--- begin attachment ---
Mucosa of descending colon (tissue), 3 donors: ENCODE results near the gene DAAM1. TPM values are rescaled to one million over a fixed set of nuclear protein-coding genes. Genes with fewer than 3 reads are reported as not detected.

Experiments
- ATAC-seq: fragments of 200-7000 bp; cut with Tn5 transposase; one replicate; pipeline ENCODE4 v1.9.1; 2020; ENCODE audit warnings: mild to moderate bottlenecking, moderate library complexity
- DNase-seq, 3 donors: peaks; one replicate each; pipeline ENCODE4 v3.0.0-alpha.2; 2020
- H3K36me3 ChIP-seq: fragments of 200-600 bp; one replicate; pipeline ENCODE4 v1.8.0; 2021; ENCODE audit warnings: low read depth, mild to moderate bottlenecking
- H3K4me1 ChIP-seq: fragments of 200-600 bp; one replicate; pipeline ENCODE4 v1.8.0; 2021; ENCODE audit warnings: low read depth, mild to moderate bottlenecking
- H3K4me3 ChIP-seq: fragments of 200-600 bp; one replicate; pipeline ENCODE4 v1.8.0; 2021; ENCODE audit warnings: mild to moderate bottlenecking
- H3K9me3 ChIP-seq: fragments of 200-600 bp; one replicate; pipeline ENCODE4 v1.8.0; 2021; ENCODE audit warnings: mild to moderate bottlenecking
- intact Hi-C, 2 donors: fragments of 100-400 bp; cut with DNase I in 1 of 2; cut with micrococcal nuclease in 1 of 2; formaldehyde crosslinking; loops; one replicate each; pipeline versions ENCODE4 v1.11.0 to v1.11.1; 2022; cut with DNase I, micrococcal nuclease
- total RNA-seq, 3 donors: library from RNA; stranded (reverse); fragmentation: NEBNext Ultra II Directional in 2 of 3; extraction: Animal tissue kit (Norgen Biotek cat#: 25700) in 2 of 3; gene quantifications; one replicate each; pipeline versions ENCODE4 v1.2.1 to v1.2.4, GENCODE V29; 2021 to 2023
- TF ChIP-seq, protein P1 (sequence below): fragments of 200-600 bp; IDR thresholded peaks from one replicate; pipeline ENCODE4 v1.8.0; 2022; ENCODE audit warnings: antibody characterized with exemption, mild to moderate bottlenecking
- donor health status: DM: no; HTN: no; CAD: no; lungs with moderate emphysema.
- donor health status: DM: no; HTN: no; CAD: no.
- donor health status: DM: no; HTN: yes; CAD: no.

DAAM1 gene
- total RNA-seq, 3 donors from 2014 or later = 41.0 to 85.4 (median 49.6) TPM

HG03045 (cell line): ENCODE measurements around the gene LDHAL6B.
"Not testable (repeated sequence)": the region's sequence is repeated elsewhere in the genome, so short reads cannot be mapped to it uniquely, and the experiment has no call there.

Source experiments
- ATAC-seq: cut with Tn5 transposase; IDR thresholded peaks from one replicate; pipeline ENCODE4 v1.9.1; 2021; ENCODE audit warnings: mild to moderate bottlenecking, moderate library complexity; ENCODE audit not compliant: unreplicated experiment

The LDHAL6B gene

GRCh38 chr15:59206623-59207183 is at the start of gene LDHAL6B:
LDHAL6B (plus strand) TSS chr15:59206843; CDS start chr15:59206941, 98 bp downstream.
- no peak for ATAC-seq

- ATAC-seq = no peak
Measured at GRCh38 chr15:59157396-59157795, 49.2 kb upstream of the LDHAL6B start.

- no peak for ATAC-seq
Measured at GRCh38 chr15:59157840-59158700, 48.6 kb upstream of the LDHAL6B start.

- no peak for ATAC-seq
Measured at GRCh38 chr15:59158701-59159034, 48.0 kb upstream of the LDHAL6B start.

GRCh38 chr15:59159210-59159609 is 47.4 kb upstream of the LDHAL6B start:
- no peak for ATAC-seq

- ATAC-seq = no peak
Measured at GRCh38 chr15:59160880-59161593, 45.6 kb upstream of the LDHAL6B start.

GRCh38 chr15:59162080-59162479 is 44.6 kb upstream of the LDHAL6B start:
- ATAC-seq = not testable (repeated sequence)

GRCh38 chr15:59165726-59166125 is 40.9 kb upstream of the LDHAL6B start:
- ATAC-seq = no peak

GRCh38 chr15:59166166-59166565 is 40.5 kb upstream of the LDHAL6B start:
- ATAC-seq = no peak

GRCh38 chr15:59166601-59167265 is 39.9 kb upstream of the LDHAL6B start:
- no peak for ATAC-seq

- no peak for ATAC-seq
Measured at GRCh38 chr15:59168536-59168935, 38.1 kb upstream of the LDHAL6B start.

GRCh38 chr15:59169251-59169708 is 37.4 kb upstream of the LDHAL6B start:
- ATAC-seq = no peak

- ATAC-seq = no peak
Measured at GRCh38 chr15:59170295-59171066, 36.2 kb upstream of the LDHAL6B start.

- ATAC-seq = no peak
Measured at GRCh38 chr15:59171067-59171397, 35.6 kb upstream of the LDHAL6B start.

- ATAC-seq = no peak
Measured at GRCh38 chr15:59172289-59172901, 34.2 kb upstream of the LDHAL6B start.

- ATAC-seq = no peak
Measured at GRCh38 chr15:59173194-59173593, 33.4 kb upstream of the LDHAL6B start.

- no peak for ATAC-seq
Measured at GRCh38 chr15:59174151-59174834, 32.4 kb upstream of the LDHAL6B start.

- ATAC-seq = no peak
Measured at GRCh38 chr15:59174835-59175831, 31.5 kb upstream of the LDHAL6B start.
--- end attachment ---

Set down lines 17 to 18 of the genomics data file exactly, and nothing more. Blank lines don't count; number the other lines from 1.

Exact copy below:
HG03045 (cell line): ENCODE measurements around the gene LDHAL6B.
"Not testable (repeated sequence)": the region's sequence is repeated elsewhere in the genome, so short reads cannot be mapped to it uniquely, and the experiment has no call there.